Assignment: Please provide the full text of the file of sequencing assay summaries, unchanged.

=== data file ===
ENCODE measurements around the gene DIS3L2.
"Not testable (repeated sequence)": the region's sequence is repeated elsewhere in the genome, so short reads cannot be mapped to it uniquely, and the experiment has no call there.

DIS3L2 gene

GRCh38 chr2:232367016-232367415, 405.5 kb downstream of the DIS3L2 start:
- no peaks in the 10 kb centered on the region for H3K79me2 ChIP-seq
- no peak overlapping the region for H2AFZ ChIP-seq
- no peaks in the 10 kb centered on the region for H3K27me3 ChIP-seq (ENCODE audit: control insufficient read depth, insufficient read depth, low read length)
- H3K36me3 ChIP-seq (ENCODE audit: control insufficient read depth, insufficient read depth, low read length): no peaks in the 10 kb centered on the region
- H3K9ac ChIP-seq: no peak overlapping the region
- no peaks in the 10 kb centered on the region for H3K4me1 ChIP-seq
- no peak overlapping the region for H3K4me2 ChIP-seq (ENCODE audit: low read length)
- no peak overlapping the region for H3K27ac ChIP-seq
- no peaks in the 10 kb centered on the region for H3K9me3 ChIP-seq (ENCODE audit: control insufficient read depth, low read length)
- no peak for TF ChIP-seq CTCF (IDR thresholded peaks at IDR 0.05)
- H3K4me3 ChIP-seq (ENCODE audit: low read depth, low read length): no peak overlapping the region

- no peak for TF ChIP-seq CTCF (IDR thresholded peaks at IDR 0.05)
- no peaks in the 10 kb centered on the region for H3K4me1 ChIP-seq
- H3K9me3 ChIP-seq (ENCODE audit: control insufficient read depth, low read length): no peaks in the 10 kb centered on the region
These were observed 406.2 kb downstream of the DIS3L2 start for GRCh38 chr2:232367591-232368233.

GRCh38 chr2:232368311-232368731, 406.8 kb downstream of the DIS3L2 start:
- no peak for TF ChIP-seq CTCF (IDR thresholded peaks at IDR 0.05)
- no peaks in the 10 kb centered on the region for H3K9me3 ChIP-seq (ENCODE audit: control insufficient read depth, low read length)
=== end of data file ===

ENCODE measurements around the gene DIS3L2.
"Not testable (repeated sequence)": the region's sequence is repeated elsewhere in the genome, so short reads cannot be mapped to it uniquely, and the experiment has no call there.

DIS3L2 gene

GRCh38 chr2:232367016-232367415, 405.5 kb downstream of the DIS3L2 start:
- no peaks in the 10 kb centered on the region for H3K79me2 ChIP-seq
- no peak overlapping the region for H2AFZ ChIP-seq
- no peaks in the 10 kb centered on the region for H3K27me3 ChIP-seq (ENCODE audit: control insufficient read depth, insufficient read depth, low read length)
- H3K36me3 ChIP-seq (ENCODE audit: control insufficient read depth, insufficient read depth, low read length): no peaks in the 10 kb centered on the region
- H3K9ac ChIP-seq: no peak overlapping the region
- no peaks in the 10 kb centered on the region for H3K4me1 ChIP-seq
- no peak overlapping the region for H3K4me2 ChIP-seq (ENCODE audit: low read length)
- no peak overlapping the region for H3K27ac ChIP-seq
- no peaks in the 10 kb centered on the region for H3K9me3 ChIP-seq (ENCODE audit: control insufficient read depth, low read length)
- no peak for TF ChIP-seq CTCF (IDR thresholded peaks at IDR 0.05)
- H3K4me3 ChIP-seq (ENCODE audit: low read depth, low read length): no peak overlapping the region

- no peak for TF ChIP-seq CTCF (IDR thresholded peaks at IDR 0.05)
- no peaks in the 10 kb centered on the region for H3K4me1 ChIP-seq
- H3K9me3 ChIP-seq (ENCODE audit: control insufficient read depth, low read length): no peaks in the 10 kb centered on the region
These were observed 406.2 kb downstream of the DIS3L2 start for GRCh38 chr2:232367591-232368233.

GRCh38 chr2:232368311-232368731, 406.8 kb downstream of the DIS3L2 start:
- no peak for TF ChIP-seq CTCF (IDR thresholded peaks at IDR 0.05)
- no peaks in the 10 kb centered on the region for H3K9me3 ChIP-seq (ENCODE audit: control insufficient read depth, low read length)